Protest convoy descends on HSE offices to demand an end to UHL overcrowding crisis

Protesters turned out in their dozens outside the HSE offices in Raheen. Photo: Brendan Gleeson.

NOBODY asked for quiet but a profound silence descended as family after bereaved family laid flowers at the doors of the HSE offices in Raheen to commemorate their dead.

It was a stark contrast to the almost festive mood as the convoys of cars from Ennis and Nenagh joined Limerick motorists at St John’s Hospital to drive through the streets of the city, music blaring, slogans broadcast from bull horns, and red ribbons fluttering on cars, led out by three bikers from the Celtic Soul Motorcycle Club.

But there was nothing of a party about the purpose of the ‘Drive to Survive’ protest convoy organised by the Mid West Hospital Campaign (MWHC) which brought almost 70 vehicles carrying more than 100 people out to demand that emergency departments (EDs) at St John’s, Nenagh, and Ennis hospitals be reopened.

The protest this Saturday afternoon marked 15 years since the closure of the emergency departments in the three hospitals, directing a population of 450,000 people to the Mid West’s only acute hospital, University Hospital Limerick.

One of the people laying flowers was Marie McMahon from Ennistymon, County Clare, whose husband, Tommy Wynn, died on a trolley in the UHL ED six years ago.

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“Six years on and we are here protesting because nothing has changed. No lessons have been learned,” an emotional Marie told the Limerick Post.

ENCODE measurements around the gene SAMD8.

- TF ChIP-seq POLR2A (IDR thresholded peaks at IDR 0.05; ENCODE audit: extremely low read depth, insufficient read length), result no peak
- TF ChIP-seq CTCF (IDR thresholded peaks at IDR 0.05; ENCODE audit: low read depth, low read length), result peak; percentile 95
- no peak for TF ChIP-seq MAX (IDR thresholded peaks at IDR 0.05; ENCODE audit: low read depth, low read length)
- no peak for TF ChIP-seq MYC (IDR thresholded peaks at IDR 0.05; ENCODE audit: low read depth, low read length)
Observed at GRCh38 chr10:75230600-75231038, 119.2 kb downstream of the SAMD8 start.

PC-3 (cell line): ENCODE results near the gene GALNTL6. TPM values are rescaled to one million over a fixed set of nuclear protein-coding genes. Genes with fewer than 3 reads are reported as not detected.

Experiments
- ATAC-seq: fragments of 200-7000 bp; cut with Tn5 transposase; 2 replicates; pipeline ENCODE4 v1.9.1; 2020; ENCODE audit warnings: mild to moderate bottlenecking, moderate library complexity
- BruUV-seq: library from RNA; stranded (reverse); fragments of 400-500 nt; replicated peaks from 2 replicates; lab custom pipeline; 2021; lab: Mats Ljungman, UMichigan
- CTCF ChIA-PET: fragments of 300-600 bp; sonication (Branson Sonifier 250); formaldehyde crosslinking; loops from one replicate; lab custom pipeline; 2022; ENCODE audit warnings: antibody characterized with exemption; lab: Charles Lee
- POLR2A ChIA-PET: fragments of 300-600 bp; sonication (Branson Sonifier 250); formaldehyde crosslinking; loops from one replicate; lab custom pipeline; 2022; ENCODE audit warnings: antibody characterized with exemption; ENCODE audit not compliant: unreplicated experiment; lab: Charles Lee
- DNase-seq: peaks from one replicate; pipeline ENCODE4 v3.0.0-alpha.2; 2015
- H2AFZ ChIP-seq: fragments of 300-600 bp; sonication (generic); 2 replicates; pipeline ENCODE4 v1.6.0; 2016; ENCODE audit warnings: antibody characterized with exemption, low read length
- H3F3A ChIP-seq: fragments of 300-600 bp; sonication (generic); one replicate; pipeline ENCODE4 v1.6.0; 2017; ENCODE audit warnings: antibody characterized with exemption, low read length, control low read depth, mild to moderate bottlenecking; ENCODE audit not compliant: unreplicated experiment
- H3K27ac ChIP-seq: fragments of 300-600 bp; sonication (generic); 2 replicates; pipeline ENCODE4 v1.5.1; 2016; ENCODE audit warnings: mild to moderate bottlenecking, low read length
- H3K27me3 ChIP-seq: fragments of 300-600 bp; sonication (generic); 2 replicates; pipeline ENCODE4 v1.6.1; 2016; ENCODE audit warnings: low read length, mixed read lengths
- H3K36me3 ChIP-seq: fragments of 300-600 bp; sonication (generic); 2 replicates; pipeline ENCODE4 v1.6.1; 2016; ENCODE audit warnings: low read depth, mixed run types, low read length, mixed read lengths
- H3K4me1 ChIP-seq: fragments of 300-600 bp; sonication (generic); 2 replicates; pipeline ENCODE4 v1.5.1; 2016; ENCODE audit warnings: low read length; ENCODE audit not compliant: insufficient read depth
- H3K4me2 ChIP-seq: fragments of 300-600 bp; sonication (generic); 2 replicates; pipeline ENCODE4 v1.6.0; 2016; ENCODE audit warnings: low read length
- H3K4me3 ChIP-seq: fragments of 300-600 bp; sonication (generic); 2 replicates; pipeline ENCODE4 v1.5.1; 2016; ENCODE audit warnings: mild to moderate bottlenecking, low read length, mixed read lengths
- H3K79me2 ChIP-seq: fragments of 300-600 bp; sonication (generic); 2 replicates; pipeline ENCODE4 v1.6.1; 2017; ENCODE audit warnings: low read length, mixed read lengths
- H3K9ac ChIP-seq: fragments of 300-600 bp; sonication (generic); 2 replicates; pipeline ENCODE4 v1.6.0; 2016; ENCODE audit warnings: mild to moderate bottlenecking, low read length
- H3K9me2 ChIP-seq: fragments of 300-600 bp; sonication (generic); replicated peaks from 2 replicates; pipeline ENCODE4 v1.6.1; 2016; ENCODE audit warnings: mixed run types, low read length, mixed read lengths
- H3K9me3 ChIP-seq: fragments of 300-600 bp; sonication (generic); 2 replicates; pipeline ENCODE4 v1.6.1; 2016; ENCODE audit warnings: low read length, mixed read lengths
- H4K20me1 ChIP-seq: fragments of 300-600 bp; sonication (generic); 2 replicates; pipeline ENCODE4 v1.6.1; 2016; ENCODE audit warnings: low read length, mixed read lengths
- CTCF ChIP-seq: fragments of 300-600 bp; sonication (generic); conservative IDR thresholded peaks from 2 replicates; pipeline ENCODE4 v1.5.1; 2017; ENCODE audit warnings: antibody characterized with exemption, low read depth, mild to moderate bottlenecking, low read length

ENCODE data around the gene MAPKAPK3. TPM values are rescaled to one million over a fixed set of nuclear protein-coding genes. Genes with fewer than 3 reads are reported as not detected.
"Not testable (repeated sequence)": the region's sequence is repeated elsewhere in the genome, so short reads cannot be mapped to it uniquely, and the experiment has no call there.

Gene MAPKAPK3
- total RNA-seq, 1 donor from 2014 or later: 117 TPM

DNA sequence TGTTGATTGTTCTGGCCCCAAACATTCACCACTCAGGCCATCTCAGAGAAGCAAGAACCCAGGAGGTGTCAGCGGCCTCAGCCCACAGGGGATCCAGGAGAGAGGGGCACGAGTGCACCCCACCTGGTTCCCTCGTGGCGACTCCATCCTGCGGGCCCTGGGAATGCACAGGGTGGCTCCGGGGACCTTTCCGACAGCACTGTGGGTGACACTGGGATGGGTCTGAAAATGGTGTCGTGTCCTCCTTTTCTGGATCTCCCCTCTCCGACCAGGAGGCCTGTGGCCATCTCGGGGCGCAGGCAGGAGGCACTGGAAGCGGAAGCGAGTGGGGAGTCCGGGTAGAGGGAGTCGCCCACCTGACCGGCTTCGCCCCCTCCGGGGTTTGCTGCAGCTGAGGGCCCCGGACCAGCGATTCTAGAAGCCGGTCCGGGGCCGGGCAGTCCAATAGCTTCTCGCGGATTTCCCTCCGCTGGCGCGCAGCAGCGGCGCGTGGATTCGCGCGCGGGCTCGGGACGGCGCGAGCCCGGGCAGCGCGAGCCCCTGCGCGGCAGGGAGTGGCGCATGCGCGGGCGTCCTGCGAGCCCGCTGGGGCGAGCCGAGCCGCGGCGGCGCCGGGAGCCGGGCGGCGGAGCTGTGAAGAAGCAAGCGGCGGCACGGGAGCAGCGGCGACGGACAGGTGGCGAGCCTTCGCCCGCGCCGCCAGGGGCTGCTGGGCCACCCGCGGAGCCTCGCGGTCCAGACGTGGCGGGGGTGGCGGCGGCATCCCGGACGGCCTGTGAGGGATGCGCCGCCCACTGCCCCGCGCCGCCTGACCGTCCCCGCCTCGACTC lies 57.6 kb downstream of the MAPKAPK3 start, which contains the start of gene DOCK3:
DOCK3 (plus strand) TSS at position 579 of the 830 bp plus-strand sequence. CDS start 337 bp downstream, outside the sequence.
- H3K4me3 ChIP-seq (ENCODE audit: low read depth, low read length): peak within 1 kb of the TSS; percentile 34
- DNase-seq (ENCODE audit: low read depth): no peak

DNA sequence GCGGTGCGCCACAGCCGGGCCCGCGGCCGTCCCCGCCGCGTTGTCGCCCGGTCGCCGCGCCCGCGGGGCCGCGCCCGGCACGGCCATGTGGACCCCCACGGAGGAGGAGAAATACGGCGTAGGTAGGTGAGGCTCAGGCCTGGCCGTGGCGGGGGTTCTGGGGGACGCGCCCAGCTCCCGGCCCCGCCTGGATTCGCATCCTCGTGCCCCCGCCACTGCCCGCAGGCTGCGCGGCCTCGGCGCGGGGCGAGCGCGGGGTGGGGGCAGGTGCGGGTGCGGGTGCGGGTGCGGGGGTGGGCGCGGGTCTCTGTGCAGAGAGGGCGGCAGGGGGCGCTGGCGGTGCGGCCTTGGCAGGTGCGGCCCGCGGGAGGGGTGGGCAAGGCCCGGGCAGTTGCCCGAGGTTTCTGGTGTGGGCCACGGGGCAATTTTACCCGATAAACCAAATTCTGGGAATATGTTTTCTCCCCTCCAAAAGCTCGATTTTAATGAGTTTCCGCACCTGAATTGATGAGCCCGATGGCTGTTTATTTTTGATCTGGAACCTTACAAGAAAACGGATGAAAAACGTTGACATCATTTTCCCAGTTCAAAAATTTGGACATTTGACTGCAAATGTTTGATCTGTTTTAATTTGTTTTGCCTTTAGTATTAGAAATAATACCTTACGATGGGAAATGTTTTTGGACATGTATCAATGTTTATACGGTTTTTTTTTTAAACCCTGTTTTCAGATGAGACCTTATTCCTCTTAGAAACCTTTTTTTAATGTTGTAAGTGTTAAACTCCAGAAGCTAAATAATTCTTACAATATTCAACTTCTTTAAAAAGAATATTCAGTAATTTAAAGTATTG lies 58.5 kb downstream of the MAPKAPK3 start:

Asked if she thought such protests would make any difference she said that “we’re not going away. I’m not going away. I have nothing to lose.”

Speeches at the focus point of the protest – the HSE offices – didn’t spare the rod.

Ken MCarthy, a member of the original group which opposed the closure of St John’s ED, told the crowd that “we have been lied to. Politicians have been promising us, but people are dying and suffering. We all know people who (went to the ED and) never came home.”

Charlotte Keane of the MWHC added: “Make no mistake – this is the fight of our lives and our children’s lives.”

Ms Keane had a message for Taoiseach Simon Harris, who visited Limerick on Friday evening: “If you do one thing in your term of office, overturn this disgraceful decision.”

“Stephen Donnelly, you sir are part of the problem. Bernard Gloster, we had such faith when we heard a Limerick man was coming to clean up at the hospital – but nothing is happening.”

Tanya de Vito McMahon, also of the MWHC, didn’t hold back either.

“We picked red as the colour for the ribbons because its the colour of danger, the colour of stop, the colour of the trails of blood that have been left in the hospital,” she told the Limerick Post.

She said that to fix the chronic overcrowding, “the money is there but we need the political will. Politicians – get your fingers out of your a*s and do you jobs”.

MWHC committee member Noleen Moran said the protest date was chosen to mark 15 years since the closure of the EDs at the three hospitals.

“Since then we have had people on trolleys every day and 150 people on trolleys on one day this year.”

Pointing to the HSE building behind her, she said that “people who make these decision work in these offices. They are here in Limerick. They see what is happening first hand and yet nothing has been done.”

Referring to deaths of people young and old waiting for hospital admission in the UHL ED, she said that “the only question is who will be next”.